If you are running a retail store or restaurant, this might not be very important for you. However, in the UAE and the Middle East region in general, there are many traders and distributors for large manufacturers or technology companies ranging from cell phones, computers, servers to sophisticated telepresence and medical equipment. In addition, there are many boutique management and technology consulting companies competing with well-known global brands. I am sure that businesses competing in these market spaces could see the relevance of really understanding their industry structure.
A word on monopolistic competition
By now you must also be wondering why a hyper-competitive industry structure is called monopolistic competition. It seems so counter intuitive. It is so, because the “many sellers” characteristic gives monopolistic competition it’s competitive aspect. The need and capability for business proposition differentiation gives monopolistic competition its monopolistic aspect.
The relevance to SMEs is that they should ensure that their proposition is truly differentiated and these unique value propositions should be communicated in the market.
This is a fundamental rule for any small business. Most operate in an environment where the entry barrier is very low and where there are many sellers in the market. In such a scenario, if there is no unique value proposition or if it is not communicated, the business will struggle.
Pricing objectives and strategies
Before a small business dwells into the different pricing aspects, it is important to truly reflect on the real objectives of a pricing approach in the market. There could be many reasons for such a pricing move. Before we summarise the different profit objectives, it is important for an SME to consider the following:
What are the market trends?
• Factors and questions that an SME should consider are:
• Is there a flood of new propositions or model introductions in the market?
• Is there an increased availability of bargain and generic brands in the market?
• Are your competitors using price cutting as a strategy to maintain or regain market share?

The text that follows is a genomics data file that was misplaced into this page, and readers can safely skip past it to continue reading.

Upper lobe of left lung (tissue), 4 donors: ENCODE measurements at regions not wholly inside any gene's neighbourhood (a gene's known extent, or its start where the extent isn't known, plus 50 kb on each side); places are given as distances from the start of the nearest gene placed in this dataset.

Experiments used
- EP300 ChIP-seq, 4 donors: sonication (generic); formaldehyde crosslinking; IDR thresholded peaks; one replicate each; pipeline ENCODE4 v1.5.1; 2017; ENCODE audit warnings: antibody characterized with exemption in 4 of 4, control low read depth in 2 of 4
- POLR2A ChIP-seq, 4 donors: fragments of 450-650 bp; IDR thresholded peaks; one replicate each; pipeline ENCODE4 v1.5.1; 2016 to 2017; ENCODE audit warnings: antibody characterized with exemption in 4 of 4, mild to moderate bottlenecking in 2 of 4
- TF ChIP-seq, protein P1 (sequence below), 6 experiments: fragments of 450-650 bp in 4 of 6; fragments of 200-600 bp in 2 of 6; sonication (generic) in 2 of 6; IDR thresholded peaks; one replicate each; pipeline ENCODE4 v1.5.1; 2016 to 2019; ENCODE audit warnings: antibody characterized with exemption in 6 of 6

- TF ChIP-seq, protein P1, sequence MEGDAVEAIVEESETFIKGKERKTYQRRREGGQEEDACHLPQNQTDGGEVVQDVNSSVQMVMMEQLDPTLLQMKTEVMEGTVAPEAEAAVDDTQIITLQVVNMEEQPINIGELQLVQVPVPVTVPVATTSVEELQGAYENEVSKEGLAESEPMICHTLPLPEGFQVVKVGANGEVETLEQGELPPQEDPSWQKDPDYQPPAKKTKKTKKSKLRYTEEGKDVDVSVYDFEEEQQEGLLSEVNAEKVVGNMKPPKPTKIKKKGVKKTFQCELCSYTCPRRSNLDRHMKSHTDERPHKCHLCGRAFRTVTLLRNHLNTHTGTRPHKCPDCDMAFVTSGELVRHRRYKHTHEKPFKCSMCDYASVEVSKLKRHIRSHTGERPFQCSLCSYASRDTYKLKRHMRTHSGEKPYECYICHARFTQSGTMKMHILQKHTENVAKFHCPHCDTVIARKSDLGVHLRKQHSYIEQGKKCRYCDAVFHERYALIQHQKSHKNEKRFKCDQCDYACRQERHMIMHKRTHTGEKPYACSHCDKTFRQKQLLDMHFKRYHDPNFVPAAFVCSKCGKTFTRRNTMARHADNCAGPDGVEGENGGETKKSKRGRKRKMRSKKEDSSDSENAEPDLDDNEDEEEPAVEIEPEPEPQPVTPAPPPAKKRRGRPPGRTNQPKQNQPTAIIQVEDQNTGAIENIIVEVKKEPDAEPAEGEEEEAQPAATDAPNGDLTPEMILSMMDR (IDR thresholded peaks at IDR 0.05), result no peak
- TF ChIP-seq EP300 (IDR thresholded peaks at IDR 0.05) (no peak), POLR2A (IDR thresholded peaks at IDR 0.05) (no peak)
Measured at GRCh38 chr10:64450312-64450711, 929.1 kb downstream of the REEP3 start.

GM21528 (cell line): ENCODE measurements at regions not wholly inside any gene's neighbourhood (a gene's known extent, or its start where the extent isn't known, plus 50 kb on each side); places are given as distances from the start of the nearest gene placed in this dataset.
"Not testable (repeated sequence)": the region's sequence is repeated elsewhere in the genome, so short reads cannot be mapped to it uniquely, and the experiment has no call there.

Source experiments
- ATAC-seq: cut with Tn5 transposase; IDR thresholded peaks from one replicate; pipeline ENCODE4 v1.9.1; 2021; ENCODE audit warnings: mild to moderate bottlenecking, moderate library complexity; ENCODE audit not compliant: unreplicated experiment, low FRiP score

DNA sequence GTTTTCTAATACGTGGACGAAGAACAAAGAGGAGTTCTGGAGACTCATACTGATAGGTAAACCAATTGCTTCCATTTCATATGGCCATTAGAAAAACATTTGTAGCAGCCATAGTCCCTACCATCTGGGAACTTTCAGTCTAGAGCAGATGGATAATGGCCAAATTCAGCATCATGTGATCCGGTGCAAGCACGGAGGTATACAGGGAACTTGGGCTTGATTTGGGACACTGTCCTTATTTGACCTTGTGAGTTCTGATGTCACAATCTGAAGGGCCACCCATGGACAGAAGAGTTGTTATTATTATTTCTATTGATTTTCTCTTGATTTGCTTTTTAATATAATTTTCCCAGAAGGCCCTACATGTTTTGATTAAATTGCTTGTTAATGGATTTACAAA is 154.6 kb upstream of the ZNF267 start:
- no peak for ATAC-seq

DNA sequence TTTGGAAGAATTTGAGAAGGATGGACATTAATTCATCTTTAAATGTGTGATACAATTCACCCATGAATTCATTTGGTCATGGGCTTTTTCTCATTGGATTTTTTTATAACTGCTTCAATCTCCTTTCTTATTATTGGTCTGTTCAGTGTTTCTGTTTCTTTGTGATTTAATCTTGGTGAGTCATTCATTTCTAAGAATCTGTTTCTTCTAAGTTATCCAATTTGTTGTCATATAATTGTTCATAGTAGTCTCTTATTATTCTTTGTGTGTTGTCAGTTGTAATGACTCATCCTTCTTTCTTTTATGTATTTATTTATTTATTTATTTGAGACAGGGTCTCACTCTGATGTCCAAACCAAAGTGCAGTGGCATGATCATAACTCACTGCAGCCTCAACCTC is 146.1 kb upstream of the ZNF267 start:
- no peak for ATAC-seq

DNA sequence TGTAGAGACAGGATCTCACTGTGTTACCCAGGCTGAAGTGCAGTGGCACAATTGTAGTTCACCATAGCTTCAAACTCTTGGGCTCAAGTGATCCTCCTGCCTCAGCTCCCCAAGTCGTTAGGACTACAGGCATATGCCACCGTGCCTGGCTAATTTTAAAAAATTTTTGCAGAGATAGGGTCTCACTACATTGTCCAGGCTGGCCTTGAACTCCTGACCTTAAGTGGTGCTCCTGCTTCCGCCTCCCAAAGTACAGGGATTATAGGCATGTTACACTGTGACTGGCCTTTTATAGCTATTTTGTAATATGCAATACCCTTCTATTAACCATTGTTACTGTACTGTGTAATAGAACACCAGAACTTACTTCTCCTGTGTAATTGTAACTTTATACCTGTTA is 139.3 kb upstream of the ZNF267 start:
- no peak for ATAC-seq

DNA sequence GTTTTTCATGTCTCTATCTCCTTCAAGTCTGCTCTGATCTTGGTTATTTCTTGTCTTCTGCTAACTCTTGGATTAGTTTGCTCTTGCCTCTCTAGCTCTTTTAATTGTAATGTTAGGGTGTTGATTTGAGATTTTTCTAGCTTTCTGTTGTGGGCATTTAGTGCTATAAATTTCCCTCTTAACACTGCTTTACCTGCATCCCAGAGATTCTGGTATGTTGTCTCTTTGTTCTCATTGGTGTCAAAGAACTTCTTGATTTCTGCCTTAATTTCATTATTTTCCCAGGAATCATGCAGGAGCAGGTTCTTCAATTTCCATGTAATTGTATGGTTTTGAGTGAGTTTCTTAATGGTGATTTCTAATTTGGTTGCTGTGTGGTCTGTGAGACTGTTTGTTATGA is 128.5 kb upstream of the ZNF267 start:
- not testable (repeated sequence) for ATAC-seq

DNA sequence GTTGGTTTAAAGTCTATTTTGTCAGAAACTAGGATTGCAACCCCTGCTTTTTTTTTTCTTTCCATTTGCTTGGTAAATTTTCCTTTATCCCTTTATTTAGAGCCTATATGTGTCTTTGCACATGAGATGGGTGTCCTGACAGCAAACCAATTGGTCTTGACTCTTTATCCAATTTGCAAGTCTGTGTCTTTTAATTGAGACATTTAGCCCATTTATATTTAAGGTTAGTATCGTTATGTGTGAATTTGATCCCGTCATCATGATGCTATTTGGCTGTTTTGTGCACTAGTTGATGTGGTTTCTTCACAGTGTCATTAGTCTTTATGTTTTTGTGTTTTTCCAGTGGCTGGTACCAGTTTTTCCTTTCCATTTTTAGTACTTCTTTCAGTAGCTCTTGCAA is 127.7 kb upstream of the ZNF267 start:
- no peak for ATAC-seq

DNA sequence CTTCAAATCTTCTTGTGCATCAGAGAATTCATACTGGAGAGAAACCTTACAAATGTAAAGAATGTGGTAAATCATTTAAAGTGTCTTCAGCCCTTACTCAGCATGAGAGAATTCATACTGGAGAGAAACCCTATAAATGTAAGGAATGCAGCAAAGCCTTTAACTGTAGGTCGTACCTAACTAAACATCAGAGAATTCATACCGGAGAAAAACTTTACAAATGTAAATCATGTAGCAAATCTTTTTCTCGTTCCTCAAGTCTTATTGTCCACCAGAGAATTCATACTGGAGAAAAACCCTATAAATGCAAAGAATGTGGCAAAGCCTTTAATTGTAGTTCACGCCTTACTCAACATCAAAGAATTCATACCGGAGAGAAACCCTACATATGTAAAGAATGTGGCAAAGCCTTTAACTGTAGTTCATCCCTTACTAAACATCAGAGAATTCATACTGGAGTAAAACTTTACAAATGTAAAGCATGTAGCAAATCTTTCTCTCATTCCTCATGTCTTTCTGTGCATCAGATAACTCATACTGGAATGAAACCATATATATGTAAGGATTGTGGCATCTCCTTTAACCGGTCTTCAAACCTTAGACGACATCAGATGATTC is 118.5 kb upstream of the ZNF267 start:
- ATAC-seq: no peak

• Is there a general decline in consumer confidence (such as after political upheavals, terrorist attacks, stock market crash, and so on)?
• What stage is your proposition in the product life cycle? Is it matured?
• What is the competitive intensity in your market space? What is your distribution strategy?
• Direct, indirect or hybrid sales approach? What is your promotion or communications strategy?
• What is the perceived quality of your proposition relative to your competitors?
Only after truly understanding their industry structure and the market trends, should SMEs consider and define their profit objectives. These questions can help determine the intentional pricing objectives:
• Survival mode: Are you just trying to survive to generate enough cash flow to remain in business?
• Maintaining status quo: Are you trying to maintain the status quo in the hope of avoiding a price war?
• Cost recovery: Are you seeking only partial cost recovery?
• Quality leadership: Are you seeking to signal a higher quality of the proposition?
• Profits: Are you seeking to maximise current profits?
• Revenues: Are you seeking to maximise current revenues and not the profits?
• Quantity: Are you seeking to maximise quantity to recover long- term costs?
• Profit margins: Are you seeking to maximise profit margins knowing well the impact it has on the demand for products and services?
Now that you have a reasonable view of the industry structure, the prevailing trends in the market and a purposeful pricing objective, it is time to reflect on what your strategic pricing approach would be.
As also explained by my fellow columnist Dr. Mahate in the subsequent article on pricing for exporters, there are many different types of pricing strategies that an SME can follow; some are more prevalent than others. Here are a few of them:
The strategic objective of this type of pricing is to increase sales and gain momentum in the market soon. For example, a small business distributor of consumer electronics goods might use this strategy to pre-empt a competitor launch which is some time away.
The small business owner can set an initial high price, and then gradually lower the price to make the proposition available to a wider market. The strategic objective for a skimming approach is to skim profits off the market layer by layer. If you are a small software games developer or a distributor of toys or consumer electronics, skimming might be an excellent approach, if the main festive season buying is some time away.
The objective of this is to set a price in comparison with the competitors. Needless to say, a small business has three options and these are to price lower, price the same, or price higher.
Product line pricing
The strategic objective of this is to price different products within the same product range at different price points. Examples of this would include hotel room rates.
The SME can bundle a group of products at a reduced price. Common methods are to buy one and get one free. Other creative methods could include offering a set menu for restaurants, bundling complementary products like movie tickets and pop corn, and so on.
In this pricing method, SMEs can offer large volumes or buckets of the same proposition for a fixed period commitment. A small business restaurant owner, hotelier, or a transportation company, can offer bucket pricing for a fixed fee on a monthly or annual basis.